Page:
Fonts Used: KG Somebody That I Used to Know, KG Skinny Latte, KG Kiss Me Slowly, KG Eyes Wide Open & KG Call Me Maybe
It was 20 years ago, but sometimes it seems just like yesterday. It was the most difficult trial of my life, but I learned more about myself & the strength I possessed. I no longer ask, “Why me?” or “Why did God punish me?” Instead, I tell myself, “Be strong, learn & move forward.” And if I have a moment of darkness & forget, I merely have to hold two titanium screws & I am reminded of all I overcame.
As a teenager I suffered from migraines & numbness in my arms & legs. The doctors never found anything physiologically wrong, so it was written off as hereditary migraines. At age 20, the symptoms were drastic & after going from one doctor to another I was finally able to meet with a spine surgeon.
I will never forget that meeting. I was at a military hospital, so you have to have a consultation to see a specialist. When the orthopedic surgeon looked at my X-rays, he said I needed to see the spine doctor. I was handed the scans, he phoned the doctor & off I went to the Neurosurgery office. I walked in but no one was there as it was lunch time. I stepped into the hallway & said, “Hello?” A man in Army fatigues stepped out & asked if I had the scans. “Yes,” I responded. He took them from me, pulled the X-rays out of the sleeve & put them on the light box.
What happened next still haunts me. The doctor said out loud: “This person is dead.”
The color in my face drained. The apparent shock & white pallor must have clued the doctor in that it was my neck he was looking at. He was so scared to even let me drive home that day because one slight hit could sever my spinal cord & either paralyze me or kill me. My 1st vertebra had lifted up off my spinal column & was sitting in front of it, pulling all the nerves. It was thought that a car accident at the age of 14 caused the C-spine to break.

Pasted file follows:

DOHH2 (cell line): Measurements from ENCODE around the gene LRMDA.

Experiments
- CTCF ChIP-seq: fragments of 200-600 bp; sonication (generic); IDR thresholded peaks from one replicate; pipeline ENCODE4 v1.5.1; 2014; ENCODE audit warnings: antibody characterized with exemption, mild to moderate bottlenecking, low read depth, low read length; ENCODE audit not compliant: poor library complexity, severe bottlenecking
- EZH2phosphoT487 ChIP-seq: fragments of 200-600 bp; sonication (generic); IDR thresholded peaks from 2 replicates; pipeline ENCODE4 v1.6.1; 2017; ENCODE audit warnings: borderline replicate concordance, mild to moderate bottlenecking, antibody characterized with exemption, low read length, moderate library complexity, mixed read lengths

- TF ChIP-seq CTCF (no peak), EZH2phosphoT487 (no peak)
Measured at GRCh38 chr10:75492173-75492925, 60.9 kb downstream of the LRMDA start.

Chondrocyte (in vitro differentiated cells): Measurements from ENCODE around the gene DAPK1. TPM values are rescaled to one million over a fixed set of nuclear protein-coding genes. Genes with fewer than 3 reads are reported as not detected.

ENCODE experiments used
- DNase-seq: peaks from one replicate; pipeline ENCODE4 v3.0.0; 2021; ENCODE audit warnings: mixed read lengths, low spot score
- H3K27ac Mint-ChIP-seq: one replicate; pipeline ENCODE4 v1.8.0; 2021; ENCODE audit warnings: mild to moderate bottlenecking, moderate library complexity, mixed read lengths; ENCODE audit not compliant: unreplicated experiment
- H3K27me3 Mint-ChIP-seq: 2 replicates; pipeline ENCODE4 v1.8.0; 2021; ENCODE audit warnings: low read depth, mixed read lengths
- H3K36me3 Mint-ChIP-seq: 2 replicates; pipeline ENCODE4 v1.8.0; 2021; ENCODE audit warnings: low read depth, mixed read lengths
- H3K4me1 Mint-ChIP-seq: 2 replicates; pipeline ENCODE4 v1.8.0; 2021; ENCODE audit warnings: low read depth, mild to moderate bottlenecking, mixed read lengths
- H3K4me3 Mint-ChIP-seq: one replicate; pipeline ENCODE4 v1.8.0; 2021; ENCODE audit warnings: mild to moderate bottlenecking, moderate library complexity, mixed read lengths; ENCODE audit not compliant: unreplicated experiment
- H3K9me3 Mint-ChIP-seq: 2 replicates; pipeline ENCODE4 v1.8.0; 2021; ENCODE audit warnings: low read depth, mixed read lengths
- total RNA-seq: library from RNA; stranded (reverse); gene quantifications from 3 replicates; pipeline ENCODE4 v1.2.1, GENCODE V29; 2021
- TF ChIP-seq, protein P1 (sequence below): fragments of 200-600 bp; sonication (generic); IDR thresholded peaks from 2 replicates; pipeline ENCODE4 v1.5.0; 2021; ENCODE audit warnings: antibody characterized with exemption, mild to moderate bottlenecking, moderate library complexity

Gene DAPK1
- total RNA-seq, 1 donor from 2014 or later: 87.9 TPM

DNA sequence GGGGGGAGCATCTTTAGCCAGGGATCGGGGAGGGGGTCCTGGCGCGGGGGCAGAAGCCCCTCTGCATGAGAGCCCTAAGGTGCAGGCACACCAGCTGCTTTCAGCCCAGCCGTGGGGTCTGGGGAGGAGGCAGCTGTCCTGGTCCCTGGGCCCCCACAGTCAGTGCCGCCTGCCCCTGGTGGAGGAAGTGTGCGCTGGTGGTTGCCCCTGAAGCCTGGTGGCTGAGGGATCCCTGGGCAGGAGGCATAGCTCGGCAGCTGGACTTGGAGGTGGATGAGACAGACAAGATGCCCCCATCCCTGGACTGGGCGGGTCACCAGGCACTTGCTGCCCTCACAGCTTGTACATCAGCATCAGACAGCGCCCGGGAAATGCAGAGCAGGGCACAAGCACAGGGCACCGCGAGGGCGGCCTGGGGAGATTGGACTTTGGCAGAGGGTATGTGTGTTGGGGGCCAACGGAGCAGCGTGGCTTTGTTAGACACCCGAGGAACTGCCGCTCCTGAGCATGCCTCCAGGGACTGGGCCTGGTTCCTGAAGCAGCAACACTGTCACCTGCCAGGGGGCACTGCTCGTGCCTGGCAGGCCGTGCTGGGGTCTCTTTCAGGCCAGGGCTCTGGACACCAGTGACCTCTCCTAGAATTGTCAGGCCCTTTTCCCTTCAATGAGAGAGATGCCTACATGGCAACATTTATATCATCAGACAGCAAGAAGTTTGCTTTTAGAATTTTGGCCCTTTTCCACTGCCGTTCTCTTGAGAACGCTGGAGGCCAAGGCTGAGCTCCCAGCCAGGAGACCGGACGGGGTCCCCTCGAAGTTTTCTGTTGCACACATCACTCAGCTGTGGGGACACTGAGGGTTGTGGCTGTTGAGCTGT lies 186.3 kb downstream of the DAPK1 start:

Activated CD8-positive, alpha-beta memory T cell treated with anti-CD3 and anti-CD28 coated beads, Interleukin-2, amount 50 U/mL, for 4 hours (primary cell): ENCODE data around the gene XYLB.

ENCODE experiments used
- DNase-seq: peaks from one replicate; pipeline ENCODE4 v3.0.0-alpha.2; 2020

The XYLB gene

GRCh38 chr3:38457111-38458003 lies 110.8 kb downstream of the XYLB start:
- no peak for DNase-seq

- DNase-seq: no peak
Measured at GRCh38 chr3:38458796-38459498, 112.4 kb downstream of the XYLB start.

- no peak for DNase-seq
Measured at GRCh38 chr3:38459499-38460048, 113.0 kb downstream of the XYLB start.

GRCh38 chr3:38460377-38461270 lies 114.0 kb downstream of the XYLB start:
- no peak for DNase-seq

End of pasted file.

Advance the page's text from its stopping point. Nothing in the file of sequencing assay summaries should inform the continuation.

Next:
The first surgery consisted of a piece of bone from my hip, wire & a halo. Six months later, all the symptoms were back. My body rejected the bone graph. Fortunately, a new technology had just been approved: Inserting titanium screws through C2 into C1 to hold the bones together to allow a fusion. It also meant NO HALO! The surgery was a success.
I learned later that there were only 3 spine surgeons in the Army & the doctor I had was stationed to my hometown 2 months before my first surgery. One month before the 2nd break an Air Force spine surgeon was sent to that hospital & he brought the screw technology with him. While I was the 2nd person in a military hospital to have this operation, I was the 1st civilian to have it.
Those 2 pieces of hardware are my treasures because they saved my life. You are probably wondering why I have them.
They were taken out in April 2013 because they shifted and I didn't need them anymore. The bones were fused & there is no risk of another break. I am happy to have them because they are a physical reminder that I can handle anything because I survived a broken neck & that I am watched over since I should not have lived as longs as I had with the break.